Three NYC Union Bosses Charged in 1M+ Kickback and Embezzlement Scheme

Benefit plans arguably have become the most lucrative source of illegal income in the world of organized labor. Federal prosecutors in Manhattan don’t need to be reminded of that. On July 1, New York City union officials Rocco Miranti, Johnnie Miranti and Louis Smith were arrested and indicted in U.S. District Court for the Southern District of New York for their roles in obtaining more than $1 million through kickbacks and theft from allied health plans. The three defendants, respectively, are business manager of Allied Novelty and Production Workers Local 223, secretary-treasurer of Local 223, and ex-president of International Brotherhood of Teamsters Local 810. The actions follow a joint probe by the FBI, the Labor Department’s Office of Labor-Management Standards and Office of Inspector General, and the NYPD’s Organized Crime Investigation Division.

Allied Novelty and Production Workers Local 223 is based in Manhattan, and represents toy factory workers; Teamsters Local 810 is based in Long Island City (Queens), N.Y., and represents a wide range of workers including freight drivers and warehouse employees. Prosecutors allege that the defendants were engaged in more than standard union business. Starting around 2004 and lasting for a decade, the defendants, each a trustee of their respective health plan, drove a hard bargain with a third-party administrator known as Business-1. It also was an illegal bargain. According to the president of Business-1, listed as a cooperating witness, Rocco Miranti, Johnnie Miranti and Louis Smith demanded monthly kickback payments in exchange for setting up union accounts. At first, Local 223 business manager Rocco Miranti, 70, a resident of Howard Beach (Queens), N.Y., was the sole beneficiary of the shakedown. That would change soon enough. In or about 2005, Miranti arranged for Business-1 to become the third-party administrator for Teamsters Local 810 in exchange for kickbacks to Louis Smith, 73, a resident of Pearl River (Rockland County), N.Y.  Up to this point, the “toll” was approximately 5 percent of payable fees. That, too, would change. In or about 2006, Miranti and Smith, the latter serving as Teamsters Local 810 president during 2000-13, upped the ante to around 10 percent. Eventually, Miranti’s son, Johnnie Miranti, 39, a resident of Rockville Centre (Long Island), N.Y., also participated in the scheme, which included embezzlement as well as kickbacks.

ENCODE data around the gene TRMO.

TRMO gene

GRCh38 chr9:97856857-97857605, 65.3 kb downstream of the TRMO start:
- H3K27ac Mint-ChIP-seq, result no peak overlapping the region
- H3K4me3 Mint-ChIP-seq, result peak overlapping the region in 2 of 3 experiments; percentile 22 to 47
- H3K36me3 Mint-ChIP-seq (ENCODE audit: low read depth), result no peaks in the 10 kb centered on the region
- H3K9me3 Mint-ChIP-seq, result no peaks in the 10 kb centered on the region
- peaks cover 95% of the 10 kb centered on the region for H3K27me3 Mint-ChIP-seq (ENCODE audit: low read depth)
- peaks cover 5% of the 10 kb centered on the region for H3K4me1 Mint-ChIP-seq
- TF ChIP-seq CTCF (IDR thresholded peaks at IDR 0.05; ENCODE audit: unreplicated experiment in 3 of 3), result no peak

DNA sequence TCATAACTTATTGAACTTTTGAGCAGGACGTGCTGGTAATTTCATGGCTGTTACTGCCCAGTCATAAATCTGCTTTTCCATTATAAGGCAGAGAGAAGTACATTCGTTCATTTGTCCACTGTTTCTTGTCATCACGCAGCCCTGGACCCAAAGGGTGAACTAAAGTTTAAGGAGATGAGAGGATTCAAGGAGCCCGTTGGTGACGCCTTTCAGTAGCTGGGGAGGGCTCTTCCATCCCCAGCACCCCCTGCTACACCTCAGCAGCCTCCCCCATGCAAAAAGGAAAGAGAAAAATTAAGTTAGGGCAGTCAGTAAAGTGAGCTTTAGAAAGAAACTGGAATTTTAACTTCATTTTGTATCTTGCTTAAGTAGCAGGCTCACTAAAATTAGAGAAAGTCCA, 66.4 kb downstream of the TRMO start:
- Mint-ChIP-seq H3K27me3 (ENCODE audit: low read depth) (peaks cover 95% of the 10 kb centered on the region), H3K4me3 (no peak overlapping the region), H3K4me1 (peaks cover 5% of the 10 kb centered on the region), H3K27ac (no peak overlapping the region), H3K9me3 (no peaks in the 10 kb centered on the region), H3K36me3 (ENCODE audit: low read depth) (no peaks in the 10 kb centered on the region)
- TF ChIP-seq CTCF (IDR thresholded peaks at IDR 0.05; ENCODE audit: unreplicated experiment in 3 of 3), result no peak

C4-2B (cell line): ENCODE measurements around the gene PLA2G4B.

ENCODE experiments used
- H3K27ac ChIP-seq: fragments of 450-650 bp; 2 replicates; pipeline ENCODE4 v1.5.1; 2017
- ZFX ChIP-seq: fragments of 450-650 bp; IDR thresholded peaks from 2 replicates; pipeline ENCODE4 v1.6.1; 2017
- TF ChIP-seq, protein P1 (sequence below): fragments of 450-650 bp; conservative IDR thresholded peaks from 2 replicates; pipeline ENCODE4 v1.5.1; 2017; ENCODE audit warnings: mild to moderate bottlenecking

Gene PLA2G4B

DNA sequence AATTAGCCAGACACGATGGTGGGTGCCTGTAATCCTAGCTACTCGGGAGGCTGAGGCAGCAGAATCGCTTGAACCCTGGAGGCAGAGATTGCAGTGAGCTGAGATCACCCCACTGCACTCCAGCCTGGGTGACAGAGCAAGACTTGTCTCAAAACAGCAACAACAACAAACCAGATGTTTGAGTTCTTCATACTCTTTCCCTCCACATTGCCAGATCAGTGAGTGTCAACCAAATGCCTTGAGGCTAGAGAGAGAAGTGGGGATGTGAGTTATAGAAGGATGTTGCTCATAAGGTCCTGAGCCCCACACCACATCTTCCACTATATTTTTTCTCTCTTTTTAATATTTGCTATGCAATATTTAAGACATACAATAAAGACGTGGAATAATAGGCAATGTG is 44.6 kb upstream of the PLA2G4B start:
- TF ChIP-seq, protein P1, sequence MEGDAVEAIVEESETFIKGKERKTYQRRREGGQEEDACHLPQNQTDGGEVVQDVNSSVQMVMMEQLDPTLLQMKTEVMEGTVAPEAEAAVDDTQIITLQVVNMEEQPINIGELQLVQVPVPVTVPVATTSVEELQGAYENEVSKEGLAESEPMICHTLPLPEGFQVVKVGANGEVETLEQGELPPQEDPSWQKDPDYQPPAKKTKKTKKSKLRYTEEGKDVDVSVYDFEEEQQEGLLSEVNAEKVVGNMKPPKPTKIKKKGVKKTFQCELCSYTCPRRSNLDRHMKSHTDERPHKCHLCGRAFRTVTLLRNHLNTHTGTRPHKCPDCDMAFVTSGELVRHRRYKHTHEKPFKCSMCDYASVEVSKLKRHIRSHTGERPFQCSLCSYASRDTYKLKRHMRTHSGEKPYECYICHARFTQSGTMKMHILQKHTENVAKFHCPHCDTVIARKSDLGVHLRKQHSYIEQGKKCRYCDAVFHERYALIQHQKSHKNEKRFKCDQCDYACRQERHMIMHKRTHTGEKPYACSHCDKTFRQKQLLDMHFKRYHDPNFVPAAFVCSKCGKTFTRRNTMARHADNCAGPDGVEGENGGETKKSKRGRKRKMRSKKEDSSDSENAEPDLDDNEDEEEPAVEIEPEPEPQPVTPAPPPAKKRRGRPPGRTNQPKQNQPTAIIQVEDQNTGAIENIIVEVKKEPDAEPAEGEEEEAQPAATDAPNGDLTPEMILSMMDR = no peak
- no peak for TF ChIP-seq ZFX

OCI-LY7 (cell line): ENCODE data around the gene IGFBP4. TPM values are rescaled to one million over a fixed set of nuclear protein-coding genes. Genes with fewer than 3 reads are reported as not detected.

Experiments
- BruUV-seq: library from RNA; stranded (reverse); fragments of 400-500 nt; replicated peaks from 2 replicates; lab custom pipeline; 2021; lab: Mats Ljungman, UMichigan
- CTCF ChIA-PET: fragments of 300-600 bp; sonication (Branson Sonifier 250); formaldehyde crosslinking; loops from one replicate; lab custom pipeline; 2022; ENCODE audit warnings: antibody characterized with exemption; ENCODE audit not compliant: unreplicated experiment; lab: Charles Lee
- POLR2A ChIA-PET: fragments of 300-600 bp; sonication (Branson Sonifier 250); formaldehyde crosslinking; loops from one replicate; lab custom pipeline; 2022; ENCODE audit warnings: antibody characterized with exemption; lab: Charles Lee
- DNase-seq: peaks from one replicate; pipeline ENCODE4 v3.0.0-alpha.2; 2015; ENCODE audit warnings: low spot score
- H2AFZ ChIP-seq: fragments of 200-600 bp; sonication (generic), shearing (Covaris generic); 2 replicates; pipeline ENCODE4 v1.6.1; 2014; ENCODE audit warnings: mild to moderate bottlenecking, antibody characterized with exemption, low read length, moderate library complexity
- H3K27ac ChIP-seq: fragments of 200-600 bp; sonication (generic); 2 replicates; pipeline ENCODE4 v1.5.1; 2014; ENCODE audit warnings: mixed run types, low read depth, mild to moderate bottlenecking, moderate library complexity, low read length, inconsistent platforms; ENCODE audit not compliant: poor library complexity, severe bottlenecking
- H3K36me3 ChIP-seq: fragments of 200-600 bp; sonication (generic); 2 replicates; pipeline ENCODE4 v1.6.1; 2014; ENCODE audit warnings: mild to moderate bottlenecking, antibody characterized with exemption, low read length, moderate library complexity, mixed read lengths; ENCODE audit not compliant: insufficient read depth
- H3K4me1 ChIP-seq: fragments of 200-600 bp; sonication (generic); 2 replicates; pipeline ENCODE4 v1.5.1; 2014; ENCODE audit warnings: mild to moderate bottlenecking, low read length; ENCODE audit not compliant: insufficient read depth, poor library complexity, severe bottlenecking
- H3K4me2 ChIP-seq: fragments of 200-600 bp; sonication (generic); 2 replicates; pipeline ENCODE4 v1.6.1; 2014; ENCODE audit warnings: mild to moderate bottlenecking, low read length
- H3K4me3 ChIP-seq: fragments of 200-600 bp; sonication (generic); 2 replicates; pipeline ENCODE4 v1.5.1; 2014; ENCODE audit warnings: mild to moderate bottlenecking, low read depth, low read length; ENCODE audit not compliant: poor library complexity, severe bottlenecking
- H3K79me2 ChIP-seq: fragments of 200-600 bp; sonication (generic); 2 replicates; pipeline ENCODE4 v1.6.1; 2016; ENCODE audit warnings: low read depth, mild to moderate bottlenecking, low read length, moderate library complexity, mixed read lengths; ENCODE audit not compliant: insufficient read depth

All of this proved lucrative for the defendants. Prosecutors say that the combined extracted payments from the Novelty Workers Local 223 and Teamsters Local 810 health plans each exceeded $500,000. It wasn’t as if the defendants needed the money. An analysis by the New York Daily News of Department of Labor records back in 2010 revealed that Local 223, with more than 1,000 members, was highly lucrative for the Mirantis. In 2009, at which time the scheme was well underway, Miranti family members raked in $411,649.  Rocco made $185,694, averaging eight hours a week on the job; son Johnnie was paid $133,551; and a nephew of Rocco, business agent Anthony Miranti (who was not indicted), pulled in $92,404. Rank and file members, by contrast, didn’t make out so well. By the close of 2009, Local 223 was $477,900 in the red. And for the years 2007-09, the union pension plan was listed by the DOL as in “critical” status; i.e., assets were less than 65 percent of liabilities. “Largesse like that concentrated among close family members seems to reflect a kind of nepotism that harkens back to an earlier, darker period of trade unionism,” noted Robert Bruno, professor of labor studies at the University of Illinois at Chicago.

The scheme belatedly unraveled beginning last October. Federal authorities, acting on information from the CEO of Business-1, began secretly recording conversations among the Mirantis and Smith. At some of the meetings, the witness provided money to keep the contracts in force. They included a $10,000 payment to the Mirantis and a $12,000 payment to Smith. The U.S. Justice Department now had the evidence to build a case. A grand jury eventually handed down indictments, which the Manhattan federal court unsealed on July 1. Rocco Miranti, Johnnie Miranti and Louis Smith each were charged with one count of conspiring to solicit and receive kickbacks to influence the operation of an employee benefit plan, conspiring to embezzle from an employee benefit plan, and conspiring to commit theft or embezzlement of at least $1 million. Each offense carries a sentence of up to five years in prison.

Federal officials are confident that they have their culprits. Manhattan U.S. Attorney Preet Bharara remarked: “Rocco Miranti, Johnnie Miranti and Louis Smith, by allegedly accepting more than a million dollars in bribes and embezzling union funds, put their self-interest above the interests of the union members they were supposed to represent. Rank-and-file union members are entitled to leadership that is supportive, not criminally exploitive, as alleged here.” Cheryl Garcia, Acting Special Agent-in-Charge for the Labor Department, added: “The Office of Inspector General will continue to work cooperatively with our law enforcement partners to investigate these types of allegations.” The indictment also seeks forfeiture of the proceeds from the crimes, a fact that should comfort union members who expect full health plan coverage.